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Satan in John Milton's Paradise Lost

            Paradise Lost is an epic poem written by John Milton in the seventeenth century and it is based on the concept of epic conventions such as epic similes, invocation, catalogue or beginning in medias res. The essential theme of epic poetry is usually heroism and this poem is no exception. Since hero is mostly someone who achieves something positive, it is questionable whether Satan is hero. This essay will discuss whether Satan, which is main character, is indeed a hero or actually anti-hero. As already mentioned, epic poems usually start in the middle. Paradise Lost, Book I begins with invocation of a muse and narrating of: "man's first disobedience, and the fruit/Of that forbidden tree, whose mortal taste/ Brought death into the world."(l.1-3) When the narrator starts the story, angels have already fallen into the "fiery gulf" that is Hell. Milton here reminds readers of first disobedience of God and puts Satan in that context. Just like Adam and Eve fell in their faith, so did Satan when he rebelled against God. .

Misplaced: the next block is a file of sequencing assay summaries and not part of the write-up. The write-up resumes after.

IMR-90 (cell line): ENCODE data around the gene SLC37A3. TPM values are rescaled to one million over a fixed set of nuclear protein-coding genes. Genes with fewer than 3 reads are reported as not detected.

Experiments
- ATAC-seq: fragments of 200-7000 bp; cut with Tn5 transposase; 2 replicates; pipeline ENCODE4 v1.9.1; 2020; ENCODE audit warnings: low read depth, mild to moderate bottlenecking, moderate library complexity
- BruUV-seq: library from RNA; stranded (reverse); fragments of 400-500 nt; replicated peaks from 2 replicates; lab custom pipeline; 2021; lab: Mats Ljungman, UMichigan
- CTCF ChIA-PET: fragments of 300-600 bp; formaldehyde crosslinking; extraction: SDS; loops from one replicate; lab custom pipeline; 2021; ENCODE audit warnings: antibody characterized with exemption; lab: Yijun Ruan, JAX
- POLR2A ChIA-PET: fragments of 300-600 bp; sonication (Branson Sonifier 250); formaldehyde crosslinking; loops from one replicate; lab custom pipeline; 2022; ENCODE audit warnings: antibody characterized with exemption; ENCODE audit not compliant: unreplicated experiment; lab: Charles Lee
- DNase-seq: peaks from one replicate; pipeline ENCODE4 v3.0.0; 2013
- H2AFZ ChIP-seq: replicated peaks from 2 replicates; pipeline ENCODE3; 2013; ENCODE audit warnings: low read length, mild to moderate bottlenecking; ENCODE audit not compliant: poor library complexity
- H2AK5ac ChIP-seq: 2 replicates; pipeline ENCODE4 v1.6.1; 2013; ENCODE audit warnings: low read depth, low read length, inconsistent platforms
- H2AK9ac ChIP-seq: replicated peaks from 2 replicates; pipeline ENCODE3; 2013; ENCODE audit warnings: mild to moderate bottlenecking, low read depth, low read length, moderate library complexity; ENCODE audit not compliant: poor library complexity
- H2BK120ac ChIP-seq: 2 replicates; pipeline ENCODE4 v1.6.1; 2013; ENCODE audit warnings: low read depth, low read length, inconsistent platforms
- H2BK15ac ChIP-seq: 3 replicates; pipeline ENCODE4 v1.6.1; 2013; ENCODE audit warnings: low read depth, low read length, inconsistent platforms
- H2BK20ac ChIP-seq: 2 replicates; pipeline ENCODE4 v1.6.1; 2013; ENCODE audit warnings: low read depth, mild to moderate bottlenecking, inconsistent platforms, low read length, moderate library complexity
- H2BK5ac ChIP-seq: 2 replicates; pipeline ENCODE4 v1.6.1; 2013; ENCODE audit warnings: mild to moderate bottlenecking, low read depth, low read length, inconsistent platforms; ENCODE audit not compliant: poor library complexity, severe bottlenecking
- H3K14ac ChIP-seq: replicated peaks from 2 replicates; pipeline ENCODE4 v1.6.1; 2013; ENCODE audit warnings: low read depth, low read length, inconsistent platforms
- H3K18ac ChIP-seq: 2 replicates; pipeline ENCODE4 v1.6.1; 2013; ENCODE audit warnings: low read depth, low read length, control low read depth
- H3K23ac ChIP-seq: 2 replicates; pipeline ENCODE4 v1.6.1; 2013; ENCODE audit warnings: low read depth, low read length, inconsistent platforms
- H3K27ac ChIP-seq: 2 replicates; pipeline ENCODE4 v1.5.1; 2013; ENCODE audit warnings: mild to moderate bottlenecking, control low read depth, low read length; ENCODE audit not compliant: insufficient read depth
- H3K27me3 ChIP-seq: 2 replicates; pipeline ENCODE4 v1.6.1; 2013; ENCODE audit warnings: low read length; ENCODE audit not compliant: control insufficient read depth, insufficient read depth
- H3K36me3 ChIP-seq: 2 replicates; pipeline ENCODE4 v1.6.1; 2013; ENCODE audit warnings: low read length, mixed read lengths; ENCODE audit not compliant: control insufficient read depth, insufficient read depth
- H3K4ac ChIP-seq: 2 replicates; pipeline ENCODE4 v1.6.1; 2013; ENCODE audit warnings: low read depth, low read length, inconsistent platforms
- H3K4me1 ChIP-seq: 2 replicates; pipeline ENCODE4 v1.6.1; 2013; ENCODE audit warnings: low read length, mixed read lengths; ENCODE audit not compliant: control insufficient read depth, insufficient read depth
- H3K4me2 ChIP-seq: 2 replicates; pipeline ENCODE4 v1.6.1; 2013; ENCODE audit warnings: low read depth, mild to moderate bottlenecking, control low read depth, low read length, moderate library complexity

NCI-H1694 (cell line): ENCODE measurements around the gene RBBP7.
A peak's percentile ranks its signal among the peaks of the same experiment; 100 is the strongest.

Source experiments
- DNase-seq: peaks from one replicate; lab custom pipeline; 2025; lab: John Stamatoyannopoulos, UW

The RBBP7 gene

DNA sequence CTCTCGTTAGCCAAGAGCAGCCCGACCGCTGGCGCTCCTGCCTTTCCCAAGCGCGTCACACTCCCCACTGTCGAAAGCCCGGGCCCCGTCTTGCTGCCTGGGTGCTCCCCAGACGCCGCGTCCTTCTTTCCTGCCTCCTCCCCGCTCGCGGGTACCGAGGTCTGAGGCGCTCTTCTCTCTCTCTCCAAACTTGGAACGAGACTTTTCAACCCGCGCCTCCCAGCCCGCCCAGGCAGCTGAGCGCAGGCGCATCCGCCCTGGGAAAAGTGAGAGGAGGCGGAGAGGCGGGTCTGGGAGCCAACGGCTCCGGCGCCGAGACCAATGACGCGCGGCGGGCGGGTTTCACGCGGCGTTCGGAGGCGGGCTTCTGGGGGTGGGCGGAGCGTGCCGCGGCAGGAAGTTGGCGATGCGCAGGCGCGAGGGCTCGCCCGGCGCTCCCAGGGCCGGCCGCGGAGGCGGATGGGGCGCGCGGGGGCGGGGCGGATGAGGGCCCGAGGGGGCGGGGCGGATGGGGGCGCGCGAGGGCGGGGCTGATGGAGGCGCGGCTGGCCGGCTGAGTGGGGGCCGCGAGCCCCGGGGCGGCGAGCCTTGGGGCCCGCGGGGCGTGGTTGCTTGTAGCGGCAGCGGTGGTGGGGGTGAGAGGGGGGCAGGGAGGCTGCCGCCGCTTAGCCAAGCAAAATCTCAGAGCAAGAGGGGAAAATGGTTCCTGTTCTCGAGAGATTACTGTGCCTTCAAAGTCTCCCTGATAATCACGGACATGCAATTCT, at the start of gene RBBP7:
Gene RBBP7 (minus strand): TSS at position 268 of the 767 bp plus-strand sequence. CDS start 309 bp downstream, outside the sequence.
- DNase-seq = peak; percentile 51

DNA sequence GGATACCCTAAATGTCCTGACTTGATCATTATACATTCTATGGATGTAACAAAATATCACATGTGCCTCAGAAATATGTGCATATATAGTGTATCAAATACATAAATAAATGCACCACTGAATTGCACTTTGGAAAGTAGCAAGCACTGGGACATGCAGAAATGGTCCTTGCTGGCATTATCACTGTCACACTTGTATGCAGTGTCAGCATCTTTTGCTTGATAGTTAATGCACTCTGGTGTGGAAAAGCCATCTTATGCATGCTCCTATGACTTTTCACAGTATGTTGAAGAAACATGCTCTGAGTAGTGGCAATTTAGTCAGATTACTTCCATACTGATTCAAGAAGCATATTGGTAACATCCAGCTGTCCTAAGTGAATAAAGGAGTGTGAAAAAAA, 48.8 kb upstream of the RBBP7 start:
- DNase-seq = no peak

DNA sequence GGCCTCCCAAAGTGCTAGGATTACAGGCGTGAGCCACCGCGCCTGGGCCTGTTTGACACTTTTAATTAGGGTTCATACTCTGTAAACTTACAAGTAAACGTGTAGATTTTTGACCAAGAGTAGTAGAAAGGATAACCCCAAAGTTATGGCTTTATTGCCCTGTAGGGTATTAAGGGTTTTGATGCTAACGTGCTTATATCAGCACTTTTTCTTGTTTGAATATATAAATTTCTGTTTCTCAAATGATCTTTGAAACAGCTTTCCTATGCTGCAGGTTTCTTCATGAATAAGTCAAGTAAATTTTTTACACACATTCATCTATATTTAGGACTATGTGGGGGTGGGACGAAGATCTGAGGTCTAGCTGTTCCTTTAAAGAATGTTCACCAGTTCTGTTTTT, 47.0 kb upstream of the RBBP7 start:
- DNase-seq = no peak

Furthermore, regardless of the fact that Satan is evil, he actually shows a lot of virtues that a hero embodies. He is courageous, undaunted, refuses to give up and he is a leader, able to make others follow him in his battle against God himself. Milton in his poem also uses epic simile and compares the Satan to Titans or Leviathan, which also makes reader think of him as a hero rather than a villain. The character of Satan here is not made to be repulsive but admirable. However, what Satan does not realize is the fact that his power is nothing but an illusion. He is unable to see that the battle is actually lost because God is the one that gives him the power in order for him to do as God has planned and God can take the power away from him. It seems that Satan is merely a pawn in God's greater plan and he does what God permits him: .
             Chained on the burning lake, nor ever thence.

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